It is not perfect (it got caught in the Jul 2008 bull-trap, as did most quant systems) but it is damn close. It may not detect all "great-troughs" (that is why we run multiple systems to catch them all) but the actuarial table below for various holding periods shows stunning performance for a 20-day holding period. Acting on these signals by just investing in an instrument that tracks the TOP40 (such as SATRIX40 or ALSI Futures)and holding for 20 days delivers 93% success (7% of trades were losses) and an eye-watering gain-to-loss ratio in excess of 100-to-1 (100 points gained for every point lost).The expected gain for such an operation would be 5.1%

    As always, systems are just that - systems - and they can be imperfect and whilst a 7 year track record of 16 signals may yield a historical 93% success rate, that is no guarantee signal number 17 wont be a dud! For this reason normal position sizing and risk management rules would apply to these trades/entries regardless of the historical performance.

    If you are interested in more systems like the above for timing the markets, from investment systems to more rapid trading ones that also give exit signals on the above entries, then book and come and see us at the Sharenet National Seminars. You can also read more about us and our systems at the Sharenet PowerStocks Landing page

    Be safe out there...
    Dwaine van Vuuren
    Founder & CTO, PowerStocks Equities Research
    www.powerstocks.co.za

    Permalink2011-02-04, 13:51:07, by dwaine Email , Leave a comment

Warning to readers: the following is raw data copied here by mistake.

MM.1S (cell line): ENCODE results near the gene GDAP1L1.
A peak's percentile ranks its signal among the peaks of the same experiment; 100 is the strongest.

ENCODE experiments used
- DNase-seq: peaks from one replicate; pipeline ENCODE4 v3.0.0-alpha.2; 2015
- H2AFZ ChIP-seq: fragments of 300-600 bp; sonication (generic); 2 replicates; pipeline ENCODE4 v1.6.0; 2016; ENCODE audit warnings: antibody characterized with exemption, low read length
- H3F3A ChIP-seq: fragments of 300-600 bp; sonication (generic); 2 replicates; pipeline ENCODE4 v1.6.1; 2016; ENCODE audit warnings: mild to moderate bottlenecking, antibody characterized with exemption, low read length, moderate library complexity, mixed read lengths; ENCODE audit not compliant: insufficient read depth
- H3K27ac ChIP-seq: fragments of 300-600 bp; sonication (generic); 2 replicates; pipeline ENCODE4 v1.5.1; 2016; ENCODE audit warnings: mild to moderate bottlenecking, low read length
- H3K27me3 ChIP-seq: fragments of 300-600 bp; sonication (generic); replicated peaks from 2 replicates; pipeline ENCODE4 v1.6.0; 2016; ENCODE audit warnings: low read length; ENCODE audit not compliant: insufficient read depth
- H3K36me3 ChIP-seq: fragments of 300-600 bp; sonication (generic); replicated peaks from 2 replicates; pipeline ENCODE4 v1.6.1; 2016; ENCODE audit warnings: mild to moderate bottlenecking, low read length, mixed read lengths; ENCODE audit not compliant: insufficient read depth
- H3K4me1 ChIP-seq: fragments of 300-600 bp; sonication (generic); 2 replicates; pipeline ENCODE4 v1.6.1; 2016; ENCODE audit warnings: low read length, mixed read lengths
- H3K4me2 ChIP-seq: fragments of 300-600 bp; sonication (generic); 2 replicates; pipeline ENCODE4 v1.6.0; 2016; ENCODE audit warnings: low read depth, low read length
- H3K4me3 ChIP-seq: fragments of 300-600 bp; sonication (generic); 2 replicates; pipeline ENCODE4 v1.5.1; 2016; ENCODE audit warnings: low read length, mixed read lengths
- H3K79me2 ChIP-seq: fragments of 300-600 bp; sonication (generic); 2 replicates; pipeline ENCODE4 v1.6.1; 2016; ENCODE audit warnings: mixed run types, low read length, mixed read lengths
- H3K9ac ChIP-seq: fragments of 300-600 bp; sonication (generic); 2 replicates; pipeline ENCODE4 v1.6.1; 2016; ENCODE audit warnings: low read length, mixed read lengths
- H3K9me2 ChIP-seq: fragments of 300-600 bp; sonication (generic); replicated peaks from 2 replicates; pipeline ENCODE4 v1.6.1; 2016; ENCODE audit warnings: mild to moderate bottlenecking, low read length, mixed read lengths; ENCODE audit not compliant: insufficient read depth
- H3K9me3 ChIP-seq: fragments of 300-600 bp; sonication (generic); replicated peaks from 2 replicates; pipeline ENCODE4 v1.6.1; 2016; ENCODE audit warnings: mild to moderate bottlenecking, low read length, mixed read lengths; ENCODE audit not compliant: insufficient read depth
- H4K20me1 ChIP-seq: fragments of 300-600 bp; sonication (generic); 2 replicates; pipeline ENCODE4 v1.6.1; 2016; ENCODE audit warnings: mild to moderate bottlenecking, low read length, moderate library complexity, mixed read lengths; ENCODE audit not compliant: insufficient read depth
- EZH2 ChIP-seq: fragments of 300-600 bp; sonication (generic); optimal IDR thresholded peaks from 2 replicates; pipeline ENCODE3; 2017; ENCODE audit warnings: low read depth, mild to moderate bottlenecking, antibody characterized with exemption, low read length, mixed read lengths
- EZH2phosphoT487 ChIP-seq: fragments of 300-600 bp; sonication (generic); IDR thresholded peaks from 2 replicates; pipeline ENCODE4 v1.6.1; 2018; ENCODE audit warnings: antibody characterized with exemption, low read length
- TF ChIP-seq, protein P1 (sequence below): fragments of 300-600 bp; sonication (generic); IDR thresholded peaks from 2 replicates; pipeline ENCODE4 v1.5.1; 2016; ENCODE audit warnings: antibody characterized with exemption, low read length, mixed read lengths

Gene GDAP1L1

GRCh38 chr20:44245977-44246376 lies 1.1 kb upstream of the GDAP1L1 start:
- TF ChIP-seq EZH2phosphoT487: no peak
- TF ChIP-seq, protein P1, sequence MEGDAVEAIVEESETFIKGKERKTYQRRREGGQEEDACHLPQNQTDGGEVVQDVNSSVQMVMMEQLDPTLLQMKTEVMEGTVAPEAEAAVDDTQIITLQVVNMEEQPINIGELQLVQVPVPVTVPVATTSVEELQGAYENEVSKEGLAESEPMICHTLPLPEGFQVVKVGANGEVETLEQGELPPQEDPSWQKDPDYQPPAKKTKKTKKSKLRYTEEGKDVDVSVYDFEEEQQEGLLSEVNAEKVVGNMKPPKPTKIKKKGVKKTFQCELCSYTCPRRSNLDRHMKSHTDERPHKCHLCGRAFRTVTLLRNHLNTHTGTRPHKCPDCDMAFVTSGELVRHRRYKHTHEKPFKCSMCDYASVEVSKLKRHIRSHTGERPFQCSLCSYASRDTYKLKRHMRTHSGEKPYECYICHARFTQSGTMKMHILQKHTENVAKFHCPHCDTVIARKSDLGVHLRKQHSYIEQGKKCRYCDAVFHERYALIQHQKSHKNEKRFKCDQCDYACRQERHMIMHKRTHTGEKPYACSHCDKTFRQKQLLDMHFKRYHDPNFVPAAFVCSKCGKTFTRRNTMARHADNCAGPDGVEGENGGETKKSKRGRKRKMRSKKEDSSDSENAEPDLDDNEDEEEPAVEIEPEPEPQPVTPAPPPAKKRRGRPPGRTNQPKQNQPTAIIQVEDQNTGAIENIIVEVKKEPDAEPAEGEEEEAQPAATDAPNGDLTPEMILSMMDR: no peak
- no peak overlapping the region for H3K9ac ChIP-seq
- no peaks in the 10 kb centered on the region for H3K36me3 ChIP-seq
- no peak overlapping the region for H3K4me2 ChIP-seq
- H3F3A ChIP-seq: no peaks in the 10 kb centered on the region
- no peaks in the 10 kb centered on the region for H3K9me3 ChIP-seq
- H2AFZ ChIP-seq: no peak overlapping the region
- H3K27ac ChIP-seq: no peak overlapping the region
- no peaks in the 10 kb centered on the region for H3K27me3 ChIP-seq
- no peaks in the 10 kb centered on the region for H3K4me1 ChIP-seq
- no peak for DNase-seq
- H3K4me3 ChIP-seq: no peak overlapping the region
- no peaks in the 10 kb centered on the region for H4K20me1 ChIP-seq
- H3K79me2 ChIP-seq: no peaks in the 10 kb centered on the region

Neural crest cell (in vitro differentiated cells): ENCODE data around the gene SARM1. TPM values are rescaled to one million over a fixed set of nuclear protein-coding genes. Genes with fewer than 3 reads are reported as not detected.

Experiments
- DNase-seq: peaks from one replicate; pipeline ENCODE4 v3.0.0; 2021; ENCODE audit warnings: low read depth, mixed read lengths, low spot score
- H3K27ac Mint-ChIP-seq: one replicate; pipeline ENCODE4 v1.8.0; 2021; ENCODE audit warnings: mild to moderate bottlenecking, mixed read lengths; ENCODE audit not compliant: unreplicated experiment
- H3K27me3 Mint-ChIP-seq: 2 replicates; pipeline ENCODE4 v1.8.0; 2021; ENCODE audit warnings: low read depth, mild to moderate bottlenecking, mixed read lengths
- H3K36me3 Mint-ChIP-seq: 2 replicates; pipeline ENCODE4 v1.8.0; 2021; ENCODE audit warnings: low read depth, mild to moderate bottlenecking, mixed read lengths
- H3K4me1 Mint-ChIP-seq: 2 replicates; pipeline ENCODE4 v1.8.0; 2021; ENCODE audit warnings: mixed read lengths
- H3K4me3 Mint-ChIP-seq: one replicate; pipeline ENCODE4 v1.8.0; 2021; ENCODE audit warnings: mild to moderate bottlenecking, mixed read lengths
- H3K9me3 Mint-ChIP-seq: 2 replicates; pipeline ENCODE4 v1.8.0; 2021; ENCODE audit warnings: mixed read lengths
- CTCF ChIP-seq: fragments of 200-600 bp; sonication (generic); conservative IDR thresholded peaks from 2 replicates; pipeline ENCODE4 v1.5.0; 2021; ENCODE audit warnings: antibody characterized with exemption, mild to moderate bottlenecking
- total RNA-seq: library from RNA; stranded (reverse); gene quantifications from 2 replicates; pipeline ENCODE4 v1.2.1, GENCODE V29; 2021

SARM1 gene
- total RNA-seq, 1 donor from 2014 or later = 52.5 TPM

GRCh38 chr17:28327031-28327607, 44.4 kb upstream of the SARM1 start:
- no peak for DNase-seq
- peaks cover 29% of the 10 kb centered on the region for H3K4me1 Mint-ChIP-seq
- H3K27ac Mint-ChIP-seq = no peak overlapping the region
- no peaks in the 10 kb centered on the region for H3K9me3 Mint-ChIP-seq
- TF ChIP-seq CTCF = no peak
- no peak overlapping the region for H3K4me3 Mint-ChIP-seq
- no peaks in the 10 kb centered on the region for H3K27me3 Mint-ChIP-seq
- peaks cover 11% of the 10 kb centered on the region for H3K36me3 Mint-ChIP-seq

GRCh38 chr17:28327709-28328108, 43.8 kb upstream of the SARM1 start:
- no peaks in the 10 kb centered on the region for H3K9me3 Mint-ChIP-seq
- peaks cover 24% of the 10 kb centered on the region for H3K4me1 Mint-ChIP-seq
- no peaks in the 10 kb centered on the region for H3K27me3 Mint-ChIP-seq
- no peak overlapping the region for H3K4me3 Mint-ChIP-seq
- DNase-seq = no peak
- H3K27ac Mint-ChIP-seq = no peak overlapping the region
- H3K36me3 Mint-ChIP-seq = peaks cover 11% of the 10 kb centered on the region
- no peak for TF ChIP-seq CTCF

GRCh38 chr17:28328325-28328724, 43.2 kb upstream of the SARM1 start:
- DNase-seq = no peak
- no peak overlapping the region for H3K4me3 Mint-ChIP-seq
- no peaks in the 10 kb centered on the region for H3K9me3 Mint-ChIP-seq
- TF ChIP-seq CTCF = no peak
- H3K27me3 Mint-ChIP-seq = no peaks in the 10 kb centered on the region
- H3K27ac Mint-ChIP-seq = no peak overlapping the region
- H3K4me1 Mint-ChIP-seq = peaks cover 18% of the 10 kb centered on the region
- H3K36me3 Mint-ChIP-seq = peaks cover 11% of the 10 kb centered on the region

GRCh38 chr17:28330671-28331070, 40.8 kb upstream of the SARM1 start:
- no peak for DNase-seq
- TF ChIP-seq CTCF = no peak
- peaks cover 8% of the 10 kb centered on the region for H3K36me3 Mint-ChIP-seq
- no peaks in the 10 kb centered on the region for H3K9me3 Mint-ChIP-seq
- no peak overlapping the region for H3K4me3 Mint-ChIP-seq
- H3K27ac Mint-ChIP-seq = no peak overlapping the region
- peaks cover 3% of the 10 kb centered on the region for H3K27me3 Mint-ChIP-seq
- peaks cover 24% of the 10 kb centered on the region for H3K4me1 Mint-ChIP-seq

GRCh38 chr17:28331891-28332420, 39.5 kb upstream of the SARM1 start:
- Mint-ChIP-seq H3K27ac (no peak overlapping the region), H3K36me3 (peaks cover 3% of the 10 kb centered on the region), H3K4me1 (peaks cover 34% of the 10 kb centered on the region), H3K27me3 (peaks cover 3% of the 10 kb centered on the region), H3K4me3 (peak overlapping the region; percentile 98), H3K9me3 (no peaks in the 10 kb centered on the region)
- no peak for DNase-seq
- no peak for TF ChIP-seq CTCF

Investing When Markets are Volatile

    There is no doubt that one of the greatest destroyers of long term value to uneducated investors is volatility in the market. Educated investors, however, realise that volatility should be treated as a friend. It is Warren Buffett’s adage that you should be greedy when other investors are fearful and fearful when other investors are greedy. In times when other investors are greedy they look over potential problems, and when they’re fearful ALL that they can see are those potential problems.

    You may be asking how you, as an investor, can use volatility as your friend?

    There is an index on the JSE called the SAVI (South African Volatility Index) which essentially measures the implied volatility in the market at any given point in time. (As an aside the index is calculated by working out the cost of options on the market. The cheaper the option is, the less volatile the market is assumed to be, and vice versa). When investors are fearful we see the index going up, and when they are complacent it generally goes down.

    Over short periods (two months used in the chart below) we can see that the performance of the ALSI (red in the chart below) is inversely related to the level of the SAVI (blue) which is fairly intuitive. This isn’t much use as an investor though, as the market has already fallen as the volatility has risen. It does make a nice chart, but that’s about it!

    Far more insightful is to track the market return over a longer period (in this case I’ve used 2 years) AFTER the SAVI has hit a high level (I used 35) and what it has been after it has hit a low level (I used 20). The chart below shows what the investment outcome would have been.


    A few things to notice:
    • 2 year returns after high volatility have been good
    • 2 year returns after low performance have been poor
    • The SAVI was only started in February 2007, and therefore doesn’t have a long track record
    • The SAVI is only above 35 or below 20 for a small percentage of the time

    The third point is important and raises an important caveat to this analysis. In an extended bull market investors could very well see good performance from low volatility levels. Equally, in an extended bear market a starting point of high volatility might not necessarily generate great returns. Nonetheless this could be an interesting tool to investigate to compliment valuation work.